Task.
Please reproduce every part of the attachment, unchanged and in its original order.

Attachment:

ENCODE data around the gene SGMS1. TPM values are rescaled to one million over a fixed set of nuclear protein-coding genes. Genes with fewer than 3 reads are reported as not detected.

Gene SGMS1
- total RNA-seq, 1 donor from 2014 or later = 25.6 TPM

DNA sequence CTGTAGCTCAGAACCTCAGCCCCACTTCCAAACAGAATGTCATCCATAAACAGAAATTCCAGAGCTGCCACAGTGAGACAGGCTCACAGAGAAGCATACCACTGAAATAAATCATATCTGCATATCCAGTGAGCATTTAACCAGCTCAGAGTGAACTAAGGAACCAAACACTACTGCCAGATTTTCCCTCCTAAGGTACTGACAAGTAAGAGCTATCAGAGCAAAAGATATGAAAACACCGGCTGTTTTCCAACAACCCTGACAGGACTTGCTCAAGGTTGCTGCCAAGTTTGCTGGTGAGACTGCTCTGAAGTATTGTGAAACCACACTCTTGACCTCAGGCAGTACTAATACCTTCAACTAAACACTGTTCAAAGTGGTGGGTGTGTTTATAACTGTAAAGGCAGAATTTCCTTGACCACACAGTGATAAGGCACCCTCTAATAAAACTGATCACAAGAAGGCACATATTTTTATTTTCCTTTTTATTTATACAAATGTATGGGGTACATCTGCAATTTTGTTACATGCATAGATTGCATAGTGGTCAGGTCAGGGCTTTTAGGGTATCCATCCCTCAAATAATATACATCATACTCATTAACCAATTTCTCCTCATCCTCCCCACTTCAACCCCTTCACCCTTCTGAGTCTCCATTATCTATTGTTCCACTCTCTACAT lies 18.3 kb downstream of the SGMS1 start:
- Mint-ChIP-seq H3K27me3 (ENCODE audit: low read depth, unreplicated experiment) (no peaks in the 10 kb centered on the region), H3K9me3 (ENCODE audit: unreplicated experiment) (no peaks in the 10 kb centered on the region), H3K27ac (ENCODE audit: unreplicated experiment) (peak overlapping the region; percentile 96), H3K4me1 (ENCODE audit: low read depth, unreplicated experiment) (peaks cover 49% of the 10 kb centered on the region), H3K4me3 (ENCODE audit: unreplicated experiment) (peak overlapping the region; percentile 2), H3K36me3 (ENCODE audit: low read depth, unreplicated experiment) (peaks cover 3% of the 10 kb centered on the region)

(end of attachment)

ENCODE data around the gene SGMS1. TPM values are rescaled to one million over a fixed set of nuclear protein-coding genes. Genes with fewer than 3 reads are reported as not detected.

Gene SGMS1
- total RNA-seq, 1 donor from 2014 or later = 25.6 TPM

DNA sequence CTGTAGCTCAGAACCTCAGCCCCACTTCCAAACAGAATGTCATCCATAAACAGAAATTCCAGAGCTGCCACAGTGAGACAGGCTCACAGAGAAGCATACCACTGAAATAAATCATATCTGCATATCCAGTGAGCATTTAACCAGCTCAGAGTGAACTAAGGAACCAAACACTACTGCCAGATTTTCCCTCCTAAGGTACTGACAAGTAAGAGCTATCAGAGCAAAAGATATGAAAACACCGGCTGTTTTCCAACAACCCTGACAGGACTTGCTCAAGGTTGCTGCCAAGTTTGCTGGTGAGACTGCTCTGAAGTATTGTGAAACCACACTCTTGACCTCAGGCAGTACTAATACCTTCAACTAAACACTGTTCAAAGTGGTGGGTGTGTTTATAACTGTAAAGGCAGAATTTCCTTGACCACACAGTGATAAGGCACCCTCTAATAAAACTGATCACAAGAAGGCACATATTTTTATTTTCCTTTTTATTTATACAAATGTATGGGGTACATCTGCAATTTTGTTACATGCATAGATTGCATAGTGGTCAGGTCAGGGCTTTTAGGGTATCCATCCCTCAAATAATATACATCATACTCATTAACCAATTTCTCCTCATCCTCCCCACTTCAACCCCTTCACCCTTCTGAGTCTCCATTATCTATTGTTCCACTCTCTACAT lies 18.3 kb downstream of the SGMS1 start:
- Mint-ChIP-seq H3K27me3 (ENCODE audit: low read depth, unreplicated experiment) (no peaks in the 10 kb centered on the region), H3K9me3 (ENCODE audit: unreplicated experiment) (no peaks in the 10 kb centered on the region), H3K27ac (ENCODE audit: unreplicated experiment) (peak overlapping the region; percentile 96), H3K4me1 (ENCODE audit: low read depth, unreplicated experiment) (peaks cover 49% of the 10 kb centered on the region), H3K4me3 (ENCODE audit: unreplicated experiment) (peak overlapping the region; percentile 2), H3K36me3 (ENCODE audit: low read depth, unreplicated experiment) (peaks cover 3% of the 10 kb centered on the region)